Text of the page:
Well-Being Boards will have to decide how to choose between competing organisations. They could decide to give money to the organisation with the best recovery rates. But that might create what David Clark calls “a skewed incentive” for organisations to only take on easy cases where recovery is much more likely, while turning away any harder cases. It also creates the risk of unscrupulous organisations simply faking their results in order to win NHS contracts. The Department of Health is considering how best to evaluate organisations at the moment – perhaps ‘progress made’ is better than recovery rates, in that it takes account of difficult cases who have made a lot of improvement even if they’re still clinically depressed. Some therapists think outcome measures should also assess actual changes people have made in their lives, rather than simply how they’re feeling.
4) IAPT is being expanded into new areas, and new countries
IAPT is now being rolled out for children and young people, though it appears to be happening on a smaller scale than the adult roll out. It’s also being expanded to treat patients with chronic physical health problems that may be co-morbid with emotional problems, like say cardiovascular disease or chronic pain; or for physical conditions that may be partly psychosomatic, like Irritable Bowel Syndrome. There are also trials underway of IAPT-style services for psychotic illnesses like Bipolar Disorder, Manic Depression and Personality Disorders, often using CBT but also Dialectical Behaviour Therapy. I would be interested to see if CBT might become one tool the NHS uses as it tries to reduce national obesity levels: there is some evidence it’s useful as part of a diet plan.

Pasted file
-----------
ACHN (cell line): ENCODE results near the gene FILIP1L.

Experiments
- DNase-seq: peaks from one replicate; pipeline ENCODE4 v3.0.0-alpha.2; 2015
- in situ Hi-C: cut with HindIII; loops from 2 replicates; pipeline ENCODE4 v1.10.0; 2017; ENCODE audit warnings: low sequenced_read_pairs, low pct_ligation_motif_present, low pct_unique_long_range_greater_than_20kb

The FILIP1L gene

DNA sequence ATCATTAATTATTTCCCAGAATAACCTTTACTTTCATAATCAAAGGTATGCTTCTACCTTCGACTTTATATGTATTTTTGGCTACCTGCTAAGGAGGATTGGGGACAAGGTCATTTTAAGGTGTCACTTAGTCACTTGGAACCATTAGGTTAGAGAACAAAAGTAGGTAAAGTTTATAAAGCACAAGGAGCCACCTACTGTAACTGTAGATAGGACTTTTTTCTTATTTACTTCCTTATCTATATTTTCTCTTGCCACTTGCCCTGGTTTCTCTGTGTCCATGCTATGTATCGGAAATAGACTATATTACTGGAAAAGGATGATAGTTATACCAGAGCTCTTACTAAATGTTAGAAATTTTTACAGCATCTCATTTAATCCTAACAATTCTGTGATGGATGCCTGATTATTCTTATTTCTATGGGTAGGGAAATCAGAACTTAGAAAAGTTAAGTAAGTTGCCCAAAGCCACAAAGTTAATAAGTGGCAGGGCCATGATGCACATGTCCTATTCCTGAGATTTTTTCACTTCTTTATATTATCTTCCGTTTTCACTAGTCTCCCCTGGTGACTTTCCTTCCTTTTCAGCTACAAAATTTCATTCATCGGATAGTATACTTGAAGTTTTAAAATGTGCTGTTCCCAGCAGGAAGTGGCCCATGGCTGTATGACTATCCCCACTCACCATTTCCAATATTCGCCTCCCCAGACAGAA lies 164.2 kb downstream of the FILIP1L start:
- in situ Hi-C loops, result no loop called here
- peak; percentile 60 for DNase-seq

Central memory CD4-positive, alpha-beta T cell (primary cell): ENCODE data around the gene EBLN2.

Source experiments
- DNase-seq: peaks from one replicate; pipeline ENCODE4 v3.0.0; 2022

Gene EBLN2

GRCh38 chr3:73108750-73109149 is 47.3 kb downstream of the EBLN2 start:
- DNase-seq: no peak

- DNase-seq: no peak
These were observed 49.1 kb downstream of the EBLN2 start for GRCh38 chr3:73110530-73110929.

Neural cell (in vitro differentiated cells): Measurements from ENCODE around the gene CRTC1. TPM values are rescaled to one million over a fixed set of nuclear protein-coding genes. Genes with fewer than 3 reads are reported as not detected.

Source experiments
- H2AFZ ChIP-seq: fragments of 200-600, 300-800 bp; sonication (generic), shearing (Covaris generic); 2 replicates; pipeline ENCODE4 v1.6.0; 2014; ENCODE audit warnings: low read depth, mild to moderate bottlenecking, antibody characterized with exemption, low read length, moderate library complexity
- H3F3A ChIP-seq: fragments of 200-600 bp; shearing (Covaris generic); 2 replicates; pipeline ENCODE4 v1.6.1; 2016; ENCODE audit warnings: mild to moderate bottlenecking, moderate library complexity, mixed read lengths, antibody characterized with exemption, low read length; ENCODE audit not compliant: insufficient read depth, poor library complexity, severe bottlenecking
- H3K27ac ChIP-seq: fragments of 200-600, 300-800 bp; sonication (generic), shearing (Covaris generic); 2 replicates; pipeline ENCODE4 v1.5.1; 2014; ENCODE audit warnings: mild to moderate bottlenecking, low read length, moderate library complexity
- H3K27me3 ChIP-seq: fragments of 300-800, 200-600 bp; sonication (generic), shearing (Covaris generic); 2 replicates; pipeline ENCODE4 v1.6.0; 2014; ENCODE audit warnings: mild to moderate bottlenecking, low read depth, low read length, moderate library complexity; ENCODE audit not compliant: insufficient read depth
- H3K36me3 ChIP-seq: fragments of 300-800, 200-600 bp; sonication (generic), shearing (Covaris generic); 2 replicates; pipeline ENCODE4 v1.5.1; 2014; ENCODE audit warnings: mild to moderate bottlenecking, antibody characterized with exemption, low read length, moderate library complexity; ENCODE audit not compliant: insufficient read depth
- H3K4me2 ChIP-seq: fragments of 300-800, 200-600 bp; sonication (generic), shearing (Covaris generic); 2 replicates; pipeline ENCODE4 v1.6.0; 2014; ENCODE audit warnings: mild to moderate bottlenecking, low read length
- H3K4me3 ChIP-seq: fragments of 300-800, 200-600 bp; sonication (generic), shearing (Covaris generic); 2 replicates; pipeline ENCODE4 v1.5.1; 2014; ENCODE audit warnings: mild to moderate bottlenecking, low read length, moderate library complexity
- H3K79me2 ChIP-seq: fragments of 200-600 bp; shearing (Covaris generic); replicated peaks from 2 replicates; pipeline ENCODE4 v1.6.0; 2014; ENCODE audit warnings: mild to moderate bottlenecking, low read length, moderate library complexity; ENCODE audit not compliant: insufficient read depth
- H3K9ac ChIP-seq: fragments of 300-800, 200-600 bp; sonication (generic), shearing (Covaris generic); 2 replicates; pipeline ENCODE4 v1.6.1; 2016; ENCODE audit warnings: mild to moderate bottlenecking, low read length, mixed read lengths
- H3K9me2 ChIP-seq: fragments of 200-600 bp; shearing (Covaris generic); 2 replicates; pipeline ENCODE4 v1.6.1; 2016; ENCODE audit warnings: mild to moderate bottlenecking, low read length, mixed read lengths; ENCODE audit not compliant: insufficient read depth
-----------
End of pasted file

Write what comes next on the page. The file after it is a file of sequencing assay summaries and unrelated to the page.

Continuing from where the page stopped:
In terms of other countries, Scotland and Northern Ireland have still yet to put serious investment into mental health services, although their national mental health strategies have suggested they should. Canada’s new national mental health strategy also calls for greater provision of talking therapies. Norway has recently launched an IAPT-style pilot programme, with around 12 IAPT-style centres around the country.
Sweden already has a CBT programme to help people back to work, which hasn’t alas proved very successful. IAPT in the UK has more modest targets for helping people back to work, which so far it’s met – but a new article in the British Journal of Psychiatry suggests that Richard Layard’s original estimate of IAPT’s contribution to QALYs (Quality-adjusted Life Years) was “highly inflated” – so it may not be quite as good economic value as Layard originally argued.
5) There is a role for community arts organisations to work with IAPT services